August 14, 2020
Scrub Ridge, pictured above, is an elevated point along the scrub trail with a beautiful view of the Indian River Lagoon at the Nathaniel P. Reed Hobe Sound National Wildlife Refuge (refuge). The 1,091 acre coastal refuge consists of various unique habitat types including sand pine scrub, coastal hammock, mangrove forest, coastal dunes and Atlantic coast beach. The sand pine scrub where you are standing, is one of the last publicly-owned sand pine scrub communities in the world. Sand pine scrub is characterized by the dominance of dwarfed trees, evergreen shrubs, and frequent patches of white sand. It is home to the majority of the federal and state listed species that occur on the refuge such as the Florida scrub-jay, Florida mouse, gopher tortoise, Eastern indigo snake, large-flowered rosemary and lakela’s mint. Optimal conditions for sand pine scrub include a vegetation density of about 50% and a vegetation height under five feet. Periodic wildfires are necessary to maintain the health of this community and its inhabitants. Unfortunately, wildfires have mostly ceased to exist in south Florida due to urbanization. Controlled burns and mechanical trimmings are alternatives used to manage the scrub found on the refuge. In 2020, planning efforts for habitat restoration of this sand pine scrub began. This photo point will allow us to watch the habitat transform from an overgrown sand pine scrub community to a well-managed ecosystem teaming with life. What do you think this area will look like after restoration?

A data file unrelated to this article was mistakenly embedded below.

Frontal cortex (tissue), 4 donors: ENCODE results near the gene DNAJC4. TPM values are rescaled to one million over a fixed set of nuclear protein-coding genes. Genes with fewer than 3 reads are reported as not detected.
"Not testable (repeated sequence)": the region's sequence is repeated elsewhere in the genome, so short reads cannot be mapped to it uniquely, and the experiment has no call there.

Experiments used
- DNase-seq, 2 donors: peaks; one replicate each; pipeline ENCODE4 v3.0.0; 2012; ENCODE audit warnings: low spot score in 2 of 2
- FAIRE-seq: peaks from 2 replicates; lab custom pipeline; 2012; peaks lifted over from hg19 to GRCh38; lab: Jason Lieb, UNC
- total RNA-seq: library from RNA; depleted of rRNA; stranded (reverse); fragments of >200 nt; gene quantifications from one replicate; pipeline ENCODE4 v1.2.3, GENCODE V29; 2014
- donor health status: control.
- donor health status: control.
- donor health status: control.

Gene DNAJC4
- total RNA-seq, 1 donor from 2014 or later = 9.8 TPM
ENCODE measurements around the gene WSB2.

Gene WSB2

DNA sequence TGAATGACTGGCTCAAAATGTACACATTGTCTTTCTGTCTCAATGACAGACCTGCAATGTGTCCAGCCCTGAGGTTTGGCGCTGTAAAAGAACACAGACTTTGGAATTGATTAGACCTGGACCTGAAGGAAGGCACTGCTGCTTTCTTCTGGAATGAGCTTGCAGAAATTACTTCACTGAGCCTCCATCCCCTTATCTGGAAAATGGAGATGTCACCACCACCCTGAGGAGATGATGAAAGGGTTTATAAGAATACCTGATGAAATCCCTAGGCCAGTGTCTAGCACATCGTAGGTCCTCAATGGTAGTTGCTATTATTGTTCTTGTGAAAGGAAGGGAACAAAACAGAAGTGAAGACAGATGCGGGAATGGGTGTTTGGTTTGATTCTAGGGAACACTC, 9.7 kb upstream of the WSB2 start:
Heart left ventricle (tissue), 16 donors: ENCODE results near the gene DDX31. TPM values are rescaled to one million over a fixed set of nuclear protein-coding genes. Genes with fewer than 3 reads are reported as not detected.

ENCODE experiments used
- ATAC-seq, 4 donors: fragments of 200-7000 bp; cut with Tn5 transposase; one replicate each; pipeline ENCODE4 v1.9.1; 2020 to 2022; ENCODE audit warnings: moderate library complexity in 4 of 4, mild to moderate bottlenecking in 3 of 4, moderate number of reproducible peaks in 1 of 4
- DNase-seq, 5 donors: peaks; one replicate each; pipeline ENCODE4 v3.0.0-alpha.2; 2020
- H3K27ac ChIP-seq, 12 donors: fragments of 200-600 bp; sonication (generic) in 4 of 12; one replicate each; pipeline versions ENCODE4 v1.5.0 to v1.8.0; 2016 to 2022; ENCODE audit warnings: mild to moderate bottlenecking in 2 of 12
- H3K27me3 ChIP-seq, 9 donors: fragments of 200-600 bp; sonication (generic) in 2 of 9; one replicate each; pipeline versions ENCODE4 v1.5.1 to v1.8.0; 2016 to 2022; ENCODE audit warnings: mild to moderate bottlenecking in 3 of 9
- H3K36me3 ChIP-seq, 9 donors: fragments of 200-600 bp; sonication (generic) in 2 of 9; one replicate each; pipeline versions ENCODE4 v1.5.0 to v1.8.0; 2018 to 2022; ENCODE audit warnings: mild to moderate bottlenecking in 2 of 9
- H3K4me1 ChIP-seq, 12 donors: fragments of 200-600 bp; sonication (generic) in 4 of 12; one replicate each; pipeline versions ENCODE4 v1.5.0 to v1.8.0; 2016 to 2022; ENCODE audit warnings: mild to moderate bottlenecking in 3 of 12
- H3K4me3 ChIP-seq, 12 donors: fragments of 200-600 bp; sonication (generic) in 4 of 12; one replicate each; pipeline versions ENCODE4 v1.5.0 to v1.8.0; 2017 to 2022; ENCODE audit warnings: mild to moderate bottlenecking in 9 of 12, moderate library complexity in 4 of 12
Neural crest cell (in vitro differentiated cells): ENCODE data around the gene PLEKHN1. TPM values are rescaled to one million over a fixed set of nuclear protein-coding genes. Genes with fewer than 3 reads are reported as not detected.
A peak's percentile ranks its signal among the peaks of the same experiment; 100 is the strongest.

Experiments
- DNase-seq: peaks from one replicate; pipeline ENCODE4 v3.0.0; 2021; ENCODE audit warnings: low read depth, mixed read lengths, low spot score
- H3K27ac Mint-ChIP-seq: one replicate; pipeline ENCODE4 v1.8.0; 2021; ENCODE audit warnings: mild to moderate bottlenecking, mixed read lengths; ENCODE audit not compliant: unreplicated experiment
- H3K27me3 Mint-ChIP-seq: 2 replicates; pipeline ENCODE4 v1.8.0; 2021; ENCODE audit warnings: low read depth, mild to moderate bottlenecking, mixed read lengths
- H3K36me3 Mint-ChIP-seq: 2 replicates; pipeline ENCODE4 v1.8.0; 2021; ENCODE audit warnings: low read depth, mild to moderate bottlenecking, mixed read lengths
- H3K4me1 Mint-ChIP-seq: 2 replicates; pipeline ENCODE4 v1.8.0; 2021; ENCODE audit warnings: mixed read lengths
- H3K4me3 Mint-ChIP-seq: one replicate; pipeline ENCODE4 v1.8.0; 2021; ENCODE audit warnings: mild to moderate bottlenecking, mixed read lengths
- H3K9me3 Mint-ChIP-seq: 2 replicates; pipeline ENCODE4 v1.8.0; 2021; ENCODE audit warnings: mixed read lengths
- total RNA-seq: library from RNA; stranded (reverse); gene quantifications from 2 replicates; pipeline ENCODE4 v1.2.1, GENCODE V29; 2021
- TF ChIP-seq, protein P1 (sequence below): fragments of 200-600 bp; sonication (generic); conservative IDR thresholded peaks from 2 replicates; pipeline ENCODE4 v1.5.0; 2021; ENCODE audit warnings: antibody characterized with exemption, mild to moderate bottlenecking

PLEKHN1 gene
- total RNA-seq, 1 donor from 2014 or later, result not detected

Hobe Sound National Wildlife Refuge is a coastal refuge bisected by the Indian River Lagoon into two separate tracts of land totaling over 1000 acres. The 735-acre Jupiter Island tract provides some of the most productive sea turtle nesting habitat in the United States, and the 300-acre sand pine scrub mainland tract is valued because more than 90 percent of this community type has been lost to development in Florida. Sand pine scrub habitat is restricted only to Florida and an adjacent county in Alabama.